My brain is swimming tonight, and I’ll admit, that makes it hard to decide what to write about. I’ve just got so much on the go right now that it’s difficult to focus on one thing. I spent the day on the phone with several different people. I also spent a little while at the girl’s school – putting feathers in the hair of her teachers. I worked on one of the scrapbooking kits I’ll be selling when my design studio launches at Polka Dot Plum. And I thought my way through a couple things I’ll be needing to make decisions on soon.
When I look around the house, it doesn’t really look like I did much today. And that’s the one curse of the work-at-home mom. My day was incredibly full and busy, and I spent it almost all at home… but looking around me? You’d think I’d been eating bon bons watching stories on the tele. 😉 You know what though? I’m okay with it.
I had a full day. I have a full life. And one day, when things are not so busy, when I’m not focused on being a mom, a professional, and an activist all at once? Then maybe my house will look like a sanctuary of cleanliness… probably not then either though. ‘Cause I’m sure I’ll be busy just having fun with my man.
Today my head has been filled with design. I’m preparing to open my shop, and I’m frantically working to get everything ready. Yesterday I finished up a Spring themed mini-kit. Today I started a full sized kit all about the chicken pox… I really do enjoy designing. Well… the designing part of it anyway.
I’m sure it’s a sentiment felt by many creative types who also run a business. The creative side of things fuels us, keeps us going in so many ways. The business side of things is simply a necessary evil. That’s how I feel about the organizational side of design.
Creating elements, creating papers, designing overlays, and custom products… it’s all a fabulously zen thing for me. Photography gets me revved up, designing relaxes me – two sides of the creative coin. But organizing my product so it’s ready to sell? Ugh. I wish I could hand that end of it over to someone else. It takes me far longer than it should simply because I don’t enjoy it – and I end up putting it off and then have several products that all need work at the same time. LOL I won’t complain too loudly though. I’m pretty blessed to be able to do what I do.
So watch for me soon. I’ll be setting up shop at the Plum. Opening day will soon be upon us. 🙂
Okay. I keep putting my hoof in my mouth and then have to struggle to get it back out again over this. I take my work as a photographer seriously. It is a privilege to be involved in the creation of something amazing that really highlights the bond and love found between two people, within a family, or that can be found in one person’s heart. Photography is NOT a fly by night career. You work long and hard to establish a reputation, to prove your dedication, commitment, and skill. Every new client is a new chance to push yourself, to become better, and I am every grateful for everyone who has put their trust in me and my work. So when I know of someone who is just “going to be a photographer” while they’re on mat leave, on sick leave, or taking a break from their other work? Oy!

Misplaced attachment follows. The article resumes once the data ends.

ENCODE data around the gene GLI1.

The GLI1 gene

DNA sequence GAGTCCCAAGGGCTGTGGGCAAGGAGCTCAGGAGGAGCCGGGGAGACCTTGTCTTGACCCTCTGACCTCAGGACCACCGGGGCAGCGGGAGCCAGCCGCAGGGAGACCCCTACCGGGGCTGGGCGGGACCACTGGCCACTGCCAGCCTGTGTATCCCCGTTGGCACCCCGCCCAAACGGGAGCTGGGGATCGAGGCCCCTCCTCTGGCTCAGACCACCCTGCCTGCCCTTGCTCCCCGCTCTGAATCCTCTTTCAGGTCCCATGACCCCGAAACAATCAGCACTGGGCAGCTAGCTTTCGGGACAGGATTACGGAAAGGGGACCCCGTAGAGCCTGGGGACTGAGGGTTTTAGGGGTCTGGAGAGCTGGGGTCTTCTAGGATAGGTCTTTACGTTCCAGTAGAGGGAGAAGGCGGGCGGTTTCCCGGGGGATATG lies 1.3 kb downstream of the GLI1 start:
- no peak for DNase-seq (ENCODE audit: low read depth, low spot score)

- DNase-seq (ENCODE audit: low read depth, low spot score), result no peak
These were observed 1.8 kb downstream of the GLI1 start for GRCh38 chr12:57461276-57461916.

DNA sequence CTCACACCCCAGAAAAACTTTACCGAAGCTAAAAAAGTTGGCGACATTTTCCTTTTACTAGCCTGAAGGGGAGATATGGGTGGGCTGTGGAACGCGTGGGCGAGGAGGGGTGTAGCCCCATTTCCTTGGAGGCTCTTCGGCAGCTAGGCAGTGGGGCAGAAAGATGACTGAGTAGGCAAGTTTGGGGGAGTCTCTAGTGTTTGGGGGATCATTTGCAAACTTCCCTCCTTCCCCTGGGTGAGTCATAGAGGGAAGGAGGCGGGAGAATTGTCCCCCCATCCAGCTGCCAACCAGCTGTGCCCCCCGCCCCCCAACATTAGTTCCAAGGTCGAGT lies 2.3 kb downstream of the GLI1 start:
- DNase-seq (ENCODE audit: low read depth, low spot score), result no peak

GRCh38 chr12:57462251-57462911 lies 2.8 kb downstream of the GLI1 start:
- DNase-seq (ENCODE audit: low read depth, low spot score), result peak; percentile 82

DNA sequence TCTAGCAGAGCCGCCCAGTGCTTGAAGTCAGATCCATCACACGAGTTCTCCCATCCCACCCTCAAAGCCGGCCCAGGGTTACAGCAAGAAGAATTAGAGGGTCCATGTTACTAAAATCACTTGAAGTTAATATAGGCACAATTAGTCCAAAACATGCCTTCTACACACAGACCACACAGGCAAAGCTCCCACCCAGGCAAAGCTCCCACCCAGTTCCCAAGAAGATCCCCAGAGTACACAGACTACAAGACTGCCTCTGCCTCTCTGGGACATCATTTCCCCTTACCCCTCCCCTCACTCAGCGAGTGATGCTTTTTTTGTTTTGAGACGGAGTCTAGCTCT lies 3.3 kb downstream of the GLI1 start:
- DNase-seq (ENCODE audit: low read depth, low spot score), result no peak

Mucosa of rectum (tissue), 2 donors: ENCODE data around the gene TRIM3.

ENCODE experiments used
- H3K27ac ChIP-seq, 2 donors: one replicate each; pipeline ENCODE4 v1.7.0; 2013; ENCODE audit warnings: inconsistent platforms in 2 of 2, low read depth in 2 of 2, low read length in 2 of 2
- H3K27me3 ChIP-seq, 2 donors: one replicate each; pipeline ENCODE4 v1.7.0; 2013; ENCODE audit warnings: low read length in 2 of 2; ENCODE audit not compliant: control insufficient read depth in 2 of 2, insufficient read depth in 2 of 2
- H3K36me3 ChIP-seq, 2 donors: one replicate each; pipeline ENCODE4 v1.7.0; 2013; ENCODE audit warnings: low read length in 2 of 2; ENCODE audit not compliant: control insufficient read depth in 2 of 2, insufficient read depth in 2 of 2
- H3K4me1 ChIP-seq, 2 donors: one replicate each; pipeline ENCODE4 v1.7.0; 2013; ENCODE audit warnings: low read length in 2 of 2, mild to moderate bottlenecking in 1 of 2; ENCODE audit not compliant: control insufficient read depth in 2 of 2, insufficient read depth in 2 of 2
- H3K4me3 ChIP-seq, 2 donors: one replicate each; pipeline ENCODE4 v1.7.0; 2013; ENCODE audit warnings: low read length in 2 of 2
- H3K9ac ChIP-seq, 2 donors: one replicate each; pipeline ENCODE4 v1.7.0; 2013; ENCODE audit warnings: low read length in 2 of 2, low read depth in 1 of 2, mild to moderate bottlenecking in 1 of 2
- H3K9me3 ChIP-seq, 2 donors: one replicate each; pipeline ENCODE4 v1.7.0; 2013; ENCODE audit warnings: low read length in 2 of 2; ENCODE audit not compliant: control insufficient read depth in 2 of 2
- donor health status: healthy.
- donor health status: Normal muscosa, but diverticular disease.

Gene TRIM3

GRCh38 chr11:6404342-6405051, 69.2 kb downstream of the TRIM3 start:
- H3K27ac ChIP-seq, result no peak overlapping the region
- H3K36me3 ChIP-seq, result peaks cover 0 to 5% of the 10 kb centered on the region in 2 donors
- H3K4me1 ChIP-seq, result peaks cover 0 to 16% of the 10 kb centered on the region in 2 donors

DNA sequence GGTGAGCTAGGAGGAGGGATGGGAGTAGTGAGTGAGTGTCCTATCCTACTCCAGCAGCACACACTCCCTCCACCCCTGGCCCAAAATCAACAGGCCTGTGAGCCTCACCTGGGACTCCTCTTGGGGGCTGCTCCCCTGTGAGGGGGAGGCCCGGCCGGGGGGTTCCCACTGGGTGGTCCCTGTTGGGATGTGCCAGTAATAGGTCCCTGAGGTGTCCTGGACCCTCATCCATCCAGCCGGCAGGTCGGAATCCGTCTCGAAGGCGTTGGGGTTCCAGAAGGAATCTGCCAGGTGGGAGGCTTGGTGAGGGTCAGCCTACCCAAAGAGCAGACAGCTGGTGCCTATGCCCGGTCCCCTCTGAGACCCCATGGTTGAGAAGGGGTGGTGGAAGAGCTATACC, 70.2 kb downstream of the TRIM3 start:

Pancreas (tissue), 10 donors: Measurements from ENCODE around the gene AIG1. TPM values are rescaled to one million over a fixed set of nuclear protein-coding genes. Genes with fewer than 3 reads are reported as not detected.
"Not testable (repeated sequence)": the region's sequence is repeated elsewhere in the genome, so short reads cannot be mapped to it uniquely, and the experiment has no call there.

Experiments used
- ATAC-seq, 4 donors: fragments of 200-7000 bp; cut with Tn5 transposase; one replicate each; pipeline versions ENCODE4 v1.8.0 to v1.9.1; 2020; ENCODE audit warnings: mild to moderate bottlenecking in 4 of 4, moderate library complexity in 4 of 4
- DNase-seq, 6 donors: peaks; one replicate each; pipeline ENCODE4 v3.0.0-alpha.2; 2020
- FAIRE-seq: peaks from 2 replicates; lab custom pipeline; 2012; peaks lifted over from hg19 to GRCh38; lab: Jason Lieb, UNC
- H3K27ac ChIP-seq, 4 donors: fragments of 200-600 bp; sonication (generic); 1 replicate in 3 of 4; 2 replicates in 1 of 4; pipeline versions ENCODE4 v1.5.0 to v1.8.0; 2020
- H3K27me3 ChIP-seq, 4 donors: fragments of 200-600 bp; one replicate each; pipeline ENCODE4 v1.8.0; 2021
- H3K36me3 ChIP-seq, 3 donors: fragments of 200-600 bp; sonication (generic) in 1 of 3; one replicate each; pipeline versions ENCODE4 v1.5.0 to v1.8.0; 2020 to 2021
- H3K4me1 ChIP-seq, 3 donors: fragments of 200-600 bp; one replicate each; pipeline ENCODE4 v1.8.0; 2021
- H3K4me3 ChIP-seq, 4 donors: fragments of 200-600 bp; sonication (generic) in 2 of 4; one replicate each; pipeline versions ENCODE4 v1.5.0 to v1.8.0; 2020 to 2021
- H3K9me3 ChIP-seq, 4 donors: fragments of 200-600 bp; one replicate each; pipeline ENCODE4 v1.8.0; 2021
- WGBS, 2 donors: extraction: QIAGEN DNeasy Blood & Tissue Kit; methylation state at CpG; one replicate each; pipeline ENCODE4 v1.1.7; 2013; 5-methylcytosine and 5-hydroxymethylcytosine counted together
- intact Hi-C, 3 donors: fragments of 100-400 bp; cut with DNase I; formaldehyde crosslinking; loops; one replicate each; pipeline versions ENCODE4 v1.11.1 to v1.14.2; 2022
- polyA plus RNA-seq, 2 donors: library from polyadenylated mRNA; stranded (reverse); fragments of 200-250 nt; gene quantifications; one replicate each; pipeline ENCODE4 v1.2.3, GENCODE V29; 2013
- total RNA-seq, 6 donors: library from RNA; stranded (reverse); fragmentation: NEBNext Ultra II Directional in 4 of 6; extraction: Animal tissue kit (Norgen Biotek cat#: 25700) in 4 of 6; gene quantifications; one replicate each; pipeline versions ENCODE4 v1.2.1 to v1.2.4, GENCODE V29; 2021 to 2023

I’m trying to be a supportive person. Trying to encourage others. Trying to support my fellow women doing what they believe is best for themselves and their families… but really? It’s a slap in the face to dedicated professionals when someone just decides to photograph people because clearly anyone can do it. Ugh.
So please don’t brag to me, or anywhere you know I’ll see it, about the cool props you are buying (real photographers don’t rely on props – they are the tools of fauxtogs and momtogs). Please don’t tell me about the “how to pose babies” books you are hoping to buy (real photographers don’t rely on posing techniques – they are for Sears, Walmart, and other fauxtogs). Please don’t expect me to get excited about the huge money you’re going to make with a limited time/money investment (sorry, but that’s just not the way it works, photography is an expensive art form to be involved in).
I want to be supportive of you. I know you aren’t trying to be insulting. But please, please don’t expect me to say I think this new venture of yours is great… because it’s just not. And in my years of working as a dedicated professional I’ve seen so many “FLASH” in the pan fauxtogs come and go, and every one of you makes my work more difficult. Every client you disappoint is that much less likely to put their trust in an actual professional photographer in the future. And those you fool into thinking your stuff is great? Well… boy… that doesn’t make it true.
I’m sorry if I sound bitter and jaded, I really do want to support you in your choices… but it really is insulting when you figure that just by buying a semi-decent camera that you can do what it has taken me years and years of experience and dedication to learn, understand, and create. So yeah. Forgive me if I don’t throw you a party.